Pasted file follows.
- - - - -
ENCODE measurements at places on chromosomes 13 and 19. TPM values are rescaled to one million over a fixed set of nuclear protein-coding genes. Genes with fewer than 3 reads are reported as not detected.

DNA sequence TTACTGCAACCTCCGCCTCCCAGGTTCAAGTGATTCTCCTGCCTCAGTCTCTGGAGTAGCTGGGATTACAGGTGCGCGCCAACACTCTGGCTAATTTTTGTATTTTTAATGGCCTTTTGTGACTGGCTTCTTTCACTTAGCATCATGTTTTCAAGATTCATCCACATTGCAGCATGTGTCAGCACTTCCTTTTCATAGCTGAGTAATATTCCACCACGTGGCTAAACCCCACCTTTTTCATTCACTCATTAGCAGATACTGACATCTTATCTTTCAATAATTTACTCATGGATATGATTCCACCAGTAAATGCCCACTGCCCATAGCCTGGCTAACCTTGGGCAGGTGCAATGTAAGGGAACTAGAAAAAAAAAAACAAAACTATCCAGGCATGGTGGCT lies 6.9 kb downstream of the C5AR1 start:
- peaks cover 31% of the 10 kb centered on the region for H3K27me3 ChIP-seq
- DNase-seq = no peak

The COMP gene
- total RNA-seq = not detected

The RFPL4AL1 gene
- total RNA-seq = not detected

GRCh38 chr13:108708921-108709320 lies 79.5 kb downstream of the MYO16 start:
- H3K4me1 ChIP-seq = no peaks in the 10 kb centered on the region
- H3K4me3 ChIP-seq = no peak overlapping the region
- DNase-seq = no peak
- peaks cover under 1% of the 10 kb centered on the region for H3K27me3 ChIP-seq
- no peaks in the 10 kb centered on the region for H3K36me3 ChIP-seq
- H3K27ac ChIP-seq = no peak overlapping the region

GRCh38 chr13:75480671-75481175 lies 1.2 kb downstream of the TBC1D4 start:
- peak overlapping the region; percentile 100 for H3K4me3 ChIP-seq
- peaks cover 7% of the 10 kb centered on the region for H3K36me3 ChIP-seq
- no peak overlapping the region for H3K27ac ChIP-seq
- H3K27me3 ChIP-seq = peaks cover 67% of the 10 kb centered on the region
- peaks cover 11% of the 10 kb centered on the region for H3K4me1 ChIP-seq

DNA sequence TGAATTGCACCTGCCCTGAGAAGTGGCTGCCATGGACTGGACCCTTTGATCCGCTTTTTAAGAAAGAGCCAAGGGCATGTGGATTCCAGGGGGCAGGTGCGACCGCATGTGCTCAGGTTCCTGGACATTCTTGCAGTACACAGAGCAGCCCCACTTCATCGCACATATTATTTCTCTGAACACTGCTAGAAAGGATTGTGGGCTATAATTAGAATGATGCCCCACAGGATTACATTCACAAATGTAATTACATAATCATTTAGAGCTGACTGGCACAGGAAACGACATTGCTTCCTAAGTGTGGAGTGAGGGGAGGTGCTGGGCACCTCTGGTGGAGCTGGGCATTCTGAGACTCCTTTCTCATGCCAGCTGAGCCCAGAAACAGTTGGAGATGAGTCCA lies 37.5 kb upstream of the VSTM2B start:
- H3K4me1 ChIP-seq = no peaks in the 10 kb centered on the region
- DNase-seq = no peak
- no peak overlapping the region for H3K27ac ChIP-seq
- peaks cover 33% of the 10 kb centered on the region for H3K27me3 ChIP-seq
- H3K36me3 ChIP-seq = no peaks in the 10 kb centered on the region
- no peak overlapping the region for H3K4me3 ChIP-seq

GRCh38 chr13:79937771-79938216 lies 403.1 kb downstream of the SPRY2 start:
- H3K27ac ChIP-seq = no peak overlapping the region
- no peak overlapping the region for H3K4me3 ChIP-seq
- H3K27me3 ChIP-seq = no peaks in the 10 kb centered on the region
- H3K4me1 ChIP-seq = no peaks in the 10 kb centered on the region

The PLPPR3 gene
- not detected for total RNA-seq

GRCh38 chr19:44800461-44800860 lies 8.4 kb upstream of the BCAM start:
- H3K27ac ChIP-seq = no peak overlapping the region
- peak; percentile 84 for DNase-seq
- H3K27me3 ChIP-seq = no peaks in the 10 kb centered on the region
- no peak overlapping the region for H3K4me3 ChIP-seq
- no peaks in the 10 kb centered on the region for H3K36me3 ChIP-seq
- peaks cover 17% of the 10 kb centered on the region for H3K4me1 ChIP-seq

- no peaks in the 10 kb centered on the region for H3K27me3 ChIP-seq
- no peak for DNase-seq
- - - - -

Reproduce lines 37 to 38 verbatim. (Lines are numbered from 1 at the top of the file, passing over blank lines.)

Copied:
- H3K27ac ChIP-seq = no peak overlapping the region
- peak; percentile 84 for DNase-seq